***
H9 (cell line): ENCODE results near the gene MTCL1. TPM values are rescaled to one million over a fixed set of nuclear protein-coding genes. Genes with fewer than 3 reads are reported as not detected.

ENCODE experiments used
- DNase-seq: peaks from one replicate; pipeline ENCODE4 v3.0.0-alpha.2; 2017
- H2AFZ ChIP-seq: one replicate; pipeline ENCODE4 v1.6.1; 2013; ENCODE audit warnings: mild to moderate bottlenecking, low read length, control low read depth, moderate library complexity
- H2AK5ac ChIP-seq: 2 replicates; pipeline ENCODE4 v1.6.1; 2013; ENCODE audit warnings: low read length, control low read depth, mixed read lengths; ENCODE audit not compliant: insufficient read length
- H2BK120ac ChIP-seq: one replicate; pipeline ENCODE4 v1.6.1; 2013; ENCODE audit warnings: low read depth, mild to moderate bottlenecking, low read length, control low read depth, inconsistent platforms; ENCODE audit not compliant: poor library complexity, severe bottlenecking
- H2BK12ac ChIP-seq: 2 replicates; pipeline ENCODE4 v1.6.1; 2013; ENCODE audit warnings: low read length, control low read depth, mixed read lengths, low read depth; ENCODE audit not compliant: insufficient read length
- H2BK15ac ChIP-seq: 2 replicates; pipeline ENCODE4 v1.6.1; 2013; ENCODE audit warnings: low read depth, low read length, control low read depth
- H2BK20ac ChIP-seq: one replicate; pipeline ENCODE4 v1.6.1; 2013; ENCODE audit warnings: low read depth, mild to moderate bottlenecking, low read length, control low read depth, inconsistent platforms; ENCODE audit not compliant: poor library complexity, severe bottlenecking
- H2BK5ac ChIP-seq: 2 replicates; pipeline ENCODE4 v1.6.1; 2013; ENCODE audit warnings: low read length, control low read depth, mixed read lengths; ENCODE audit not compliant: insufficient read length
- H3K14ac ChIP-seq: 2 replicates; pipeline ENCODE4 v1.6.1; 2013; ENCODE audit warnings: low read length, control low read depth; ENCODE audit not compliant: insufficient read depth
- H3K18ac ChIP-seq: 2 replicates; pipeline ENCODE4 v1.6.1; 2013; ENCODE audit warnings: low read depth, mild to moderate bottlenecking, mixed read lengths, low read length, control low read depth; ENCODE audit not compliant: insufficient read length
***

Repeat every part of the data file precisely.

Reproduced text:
H9 (cell line): ENCODE results near the gene MTCL1. TPM values are rescaled to one million over a fixed set of nuclear protein-coding genes. Genes with fewer than 3 reads are reported as not detected.

ENCODE experiments used
- DNase-seq: peaks from one replicate; pipeline ENCODE4 v3.0.0-alpha.2; 2017
- H2AFZ ChIP-seq: one replicate; pipeline ENCODE4 v1.6.1; 2013; ENCODE audit warnings: mild to moderate bottlenecking, low read length, control low read depth, moderate library complexity
- H2AK5ac ChIP-seq: 2 replicates; pipeline ENCODE4 v1.6.1; 2013; ENCODE audit warnings: low read length, control low read depth, mixed read lengths; ENCODE audit not compliant: insufficient read length
- H2BK120ac ChIP-seq: one replicate; pipeline ENCODE4 v1.6.1; 2013; ENCODE audit warnings: low read depth, mild to moderate bottlenecking, low read length, control low read depth, inconsistent platforms; ENCODE audit not compliant: poor library complexity, severe bottlenecking
- H2BK12ac ChIP-seq: 2 replicates; pipeline ENCODE4 v1.6.1; 2013; ENCODE audit warnings: low read length, control low read depth, mixed read lengths, low read depth; ENCODE audit not compliant: insufficient read length
- H2BK15ac ChIP-seq: 2 replicates; pipeline ENCODE4 v1.6.1; 2013; ENCODE audit warnings: low read depth, low read length, control low read depth
- H2BK20ac ChIP-seq: one replicate; pipeline ENCODE4 v1.6.1; 2013; ENCODE audit warnings: low read depth, mild to moderate bottlenecking, low read length, control low read depth, inconsistent platforms; ENCODE audit not compliant: poor library complexity, severe bottlenecking
- H2BK5ac ChIP-seq: 2 replicates; pipeline ENCODE4 v1.6.1; 2013; ENCODE audit warnings: low read length, control low read depth, mixed read lengths; ENCODE audit not compliant: insufficient read length
- H3K14ac ChIP-seq: 2 replicates; pipeline ENCODE4 v1.6.1; 2013; ENCODE audit warnings: low read length, control low read depth; ENCODE audit not compliant: insufficient read depth
- H3K18ac ChIP-seq: 2 replicates; pipeline ENCODE4 v1.6.1; 2013; ENCODE audit warnings: low read depth, mild to moderate bottlenecking, mixed read lengths, low read length, control low read depth; ENCODE audit not compliant: insufficient read length